Of all the news stories you expect to be fake, “Black Sergeant Infiltrates the Klu Klux Klan” would have to be pretty far up there. Only it really happened. For years during the ’70s and ’80s, Officer Ron Stallworth dedicated his life to infiltrating gang cultures, in particular that of the KKK. This is what led Stallworth to become (against all odds) a black card-carrying member of the Klu Klux Klan in the 1970s; unsurprisingly, this is also what makes Stallworth’s story ripe for cinematic adaptation in the year 2017.

As reported by The Hollywood Reporter, Jordan Peele and Spike Lee are teaming up for Black Klansman, a biopic following the events surrounding Stallworth’s investigation into the KKK. Peele will serve as producer on the film while Lee takes on the role of director; the movie will also star John David Washington, the star of HBO’s Ballers, as Stallworth himself. The Hollywood Reporter describes the project in their writeup as “momentous,” noting that it involves “two black filmmakers from different generations working on a socially conscious project.” And while it does seem a little trite to position this as the passing of a baton, with this year’s Get Out, Peele certainly does seem poised to take a leading role in movies that deliver entertainment and social commentary in equal amounts. Who better to collaborate on a story like this than Spike and Lee?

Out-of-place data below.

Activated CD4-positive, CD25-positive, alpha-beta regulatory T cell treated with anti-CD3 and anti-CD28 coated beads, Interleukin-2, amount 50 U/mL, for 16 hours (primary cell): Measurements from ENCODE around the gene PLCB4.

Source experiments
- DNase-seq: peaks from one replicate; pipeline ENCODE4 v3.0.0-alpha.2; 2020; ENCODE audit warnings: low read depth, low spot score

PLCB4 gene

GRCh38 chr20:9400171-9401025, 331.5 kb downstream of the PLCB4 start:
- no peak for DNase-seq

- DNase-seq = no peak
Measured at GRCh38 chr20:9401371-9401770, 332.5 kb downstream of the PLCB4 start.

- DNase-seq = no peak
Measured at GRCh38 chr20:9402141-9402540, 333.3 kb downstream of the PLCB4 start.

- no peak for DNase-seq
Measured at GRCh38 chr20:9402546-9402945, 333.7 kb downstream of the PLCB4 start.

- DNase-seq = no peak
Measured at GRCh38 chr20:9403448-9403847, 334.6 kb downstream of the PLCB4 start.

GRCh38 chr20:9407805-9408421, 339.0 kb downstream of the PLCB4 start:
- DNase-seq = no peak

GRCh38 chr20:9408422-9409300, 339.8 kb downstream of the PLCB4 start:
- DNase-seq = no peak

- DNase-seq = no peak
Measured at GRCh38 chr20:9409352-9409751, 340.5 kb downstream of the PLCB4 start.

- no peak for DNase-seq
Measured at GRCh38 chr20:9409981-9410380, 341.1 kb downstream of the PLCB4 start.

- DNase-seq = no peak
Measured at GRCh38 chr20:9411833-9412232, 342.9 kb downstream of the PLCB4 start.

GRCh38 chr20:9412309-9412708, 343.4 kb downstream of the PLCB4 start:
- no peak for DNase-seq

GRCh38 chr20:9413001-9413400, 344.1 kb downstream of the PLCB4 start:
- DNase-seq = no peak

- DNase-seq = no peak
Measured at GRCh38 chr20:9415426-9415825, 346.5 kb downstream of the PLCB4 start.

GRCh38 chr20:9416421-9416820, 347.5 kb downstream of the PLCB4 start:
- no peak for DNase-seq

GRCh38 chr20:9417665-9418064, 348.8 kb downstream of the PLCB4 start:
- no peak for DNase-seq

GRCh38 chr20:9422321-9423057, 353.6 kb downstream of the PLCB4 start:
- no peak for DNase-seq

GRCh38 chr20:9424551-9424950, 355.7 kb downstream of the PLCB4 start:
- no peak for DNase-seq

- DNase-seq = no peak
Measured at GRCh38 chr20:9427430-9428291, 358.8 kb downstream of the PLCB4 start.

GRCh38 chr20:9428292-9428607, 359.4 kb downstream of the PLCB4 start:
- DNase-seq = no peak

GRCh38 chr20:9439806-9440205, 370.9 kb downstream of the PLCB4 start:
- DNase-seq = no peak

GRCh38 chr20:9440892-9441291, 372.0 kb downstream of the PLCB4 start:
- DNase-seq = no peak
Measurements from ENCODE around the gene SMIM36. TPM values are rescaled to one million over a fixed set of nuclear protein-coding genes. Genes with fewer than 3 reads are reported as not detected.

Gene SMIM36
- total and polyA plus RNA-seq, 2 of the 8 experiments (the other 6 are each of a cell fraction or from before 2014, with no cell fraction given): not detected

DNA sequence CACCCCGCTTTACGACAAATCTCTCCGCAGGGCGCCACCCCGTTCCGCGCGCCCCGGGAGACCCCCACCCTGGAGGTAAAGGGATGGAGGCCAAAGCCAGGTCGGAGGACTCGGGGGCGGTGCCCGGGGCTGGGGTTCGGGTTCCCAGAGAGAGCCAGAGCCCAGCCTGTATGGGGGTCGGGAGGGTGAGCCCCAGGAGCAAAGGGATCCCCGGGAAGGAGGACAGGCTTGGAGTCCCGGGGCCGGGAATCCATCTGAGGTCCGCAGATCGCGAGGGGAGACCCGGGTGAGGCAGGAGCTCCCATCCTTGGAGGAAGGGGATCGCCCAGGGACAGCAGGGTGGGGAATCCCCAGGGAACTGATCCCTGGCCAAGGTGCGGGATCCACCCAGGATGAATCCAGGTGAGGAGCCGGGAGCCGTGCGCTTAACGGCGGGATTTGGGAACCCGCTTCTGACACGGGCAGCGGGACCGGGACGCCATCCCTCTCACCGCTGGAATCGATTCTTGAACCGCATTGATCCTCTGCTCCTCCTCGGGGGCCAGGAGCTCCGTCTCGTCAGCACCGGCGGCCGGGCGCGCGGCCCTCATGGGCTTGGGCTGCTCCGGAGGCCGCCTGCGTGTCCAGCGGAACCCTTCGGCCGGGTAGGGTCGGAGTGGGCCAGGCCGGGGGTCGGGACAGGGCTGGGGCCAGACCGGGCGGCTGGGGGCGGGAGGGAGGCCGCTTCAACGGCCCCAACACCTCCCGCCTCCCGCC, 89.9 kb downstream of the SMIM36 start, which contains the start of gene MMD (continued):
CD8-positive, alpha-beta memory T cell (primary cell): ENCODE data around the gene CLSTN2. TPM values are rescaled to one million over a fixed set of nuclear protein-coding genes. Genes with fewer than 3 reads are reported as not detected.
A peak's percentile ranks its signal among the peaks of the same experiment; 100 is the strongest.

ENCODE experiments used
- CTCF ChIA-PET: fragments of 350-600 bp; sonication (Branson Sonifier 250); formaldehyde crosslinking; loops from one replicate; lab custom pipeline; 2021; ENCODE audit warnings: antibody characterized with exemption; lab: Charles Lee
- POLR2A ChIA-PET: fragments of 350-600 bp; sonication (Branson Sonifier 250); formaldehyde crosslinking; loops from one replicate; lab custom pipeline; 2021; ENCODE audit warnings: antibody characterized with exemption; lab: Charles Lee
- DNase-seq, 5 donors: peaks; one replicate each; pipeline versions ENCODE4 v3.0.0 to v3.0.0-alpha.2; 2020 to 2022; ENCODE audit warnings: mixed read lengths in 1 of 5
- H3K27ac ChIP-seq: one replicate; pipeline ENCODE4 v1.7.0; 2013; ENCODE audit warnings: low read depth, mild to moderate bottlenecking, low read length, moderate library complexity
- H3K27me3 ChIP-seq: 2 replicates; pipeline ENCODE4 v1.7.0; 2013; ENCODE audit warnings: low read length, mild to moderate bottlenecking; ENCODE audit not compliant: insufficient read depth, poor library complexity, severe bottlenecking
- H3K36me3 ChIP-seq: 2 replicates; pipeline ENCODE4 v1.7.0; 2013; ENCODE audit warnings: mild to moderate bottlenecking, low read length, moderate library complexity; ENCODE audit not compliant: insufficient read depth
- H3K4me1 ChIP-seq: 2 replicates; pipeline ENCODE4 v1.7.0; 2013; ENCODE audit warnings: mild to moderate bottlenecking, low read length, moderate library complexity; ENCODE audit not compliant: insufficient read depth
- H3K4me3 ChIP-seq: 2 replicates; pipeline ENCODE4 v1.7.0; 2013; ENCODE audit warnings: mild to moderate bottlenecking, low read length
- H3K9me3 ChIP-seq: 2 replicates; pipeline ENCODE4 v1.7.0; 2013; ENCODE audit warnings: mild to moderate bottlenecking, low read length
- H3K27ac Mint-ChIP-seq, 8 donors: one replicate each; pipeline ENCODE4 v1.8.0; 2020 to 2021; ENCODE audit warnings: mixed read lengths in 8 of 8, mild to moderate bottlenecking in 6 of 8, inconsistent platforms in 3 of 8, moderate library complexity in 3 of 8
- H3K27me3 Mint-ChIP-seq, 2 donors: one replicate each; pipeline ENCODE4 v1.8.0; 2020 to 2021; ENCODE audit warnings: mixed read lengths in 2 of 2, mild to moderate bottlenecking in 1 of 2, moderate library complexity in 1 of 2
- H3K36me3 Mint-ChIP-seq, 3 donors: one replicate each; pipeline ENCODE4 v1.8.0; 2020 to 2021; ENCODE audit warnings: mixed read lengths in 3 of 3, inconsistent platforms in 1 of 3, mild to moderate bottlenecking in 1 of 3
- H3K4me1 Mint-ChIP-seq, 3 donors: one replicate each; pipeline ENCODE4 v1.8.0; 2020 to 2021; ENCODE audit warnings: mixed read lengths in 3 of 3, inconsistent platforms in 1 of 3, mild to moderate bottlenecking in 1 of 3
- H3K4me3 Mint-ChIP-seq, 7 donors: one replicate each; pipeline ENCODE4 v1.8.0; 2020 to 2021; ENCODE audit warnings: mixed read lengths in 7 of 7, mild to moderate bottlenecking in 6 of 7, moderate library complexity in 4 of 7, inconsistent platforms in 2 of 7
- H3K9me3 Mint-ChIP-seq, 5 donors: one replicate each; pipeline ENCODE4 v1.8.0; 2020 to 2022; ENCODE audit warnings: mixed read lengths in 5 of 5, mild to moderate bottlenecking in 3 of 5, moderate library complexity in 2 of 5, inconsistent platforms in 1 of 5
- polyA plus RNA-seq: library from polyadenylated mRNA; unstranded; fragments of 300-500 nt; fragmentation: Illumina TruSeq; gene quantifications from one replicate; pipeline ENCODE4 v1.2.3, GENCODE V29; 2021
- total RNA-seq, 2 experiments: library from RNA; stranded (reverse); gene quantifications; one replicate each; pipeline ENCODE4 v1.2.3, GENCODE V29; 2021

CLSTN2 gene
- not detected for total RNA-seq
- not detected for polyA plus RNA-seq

As for what you can expect in the film? In a 2006 interview with the Deseret News, Stallworth described the experience of infiltrating a regional branch of the Klu Klux Klan  —  including being asked to lead the Colorado Springs chapter  —  as one of the ‘most fun’ investigations he ever worked on, primarily because everyone thought it couldn’t be done. Stallworth would primarily communicate with KKK members via telephone and send a white agent to meetings to serve as his body double. At the time of the article, Stallworth claimed to still carry around his KKK card member, signed by David Duke himself, as a memento of the experience. This only scratches the surface of the story; there will be many more incredible moments for Lee to adapt to the screen in the final version.

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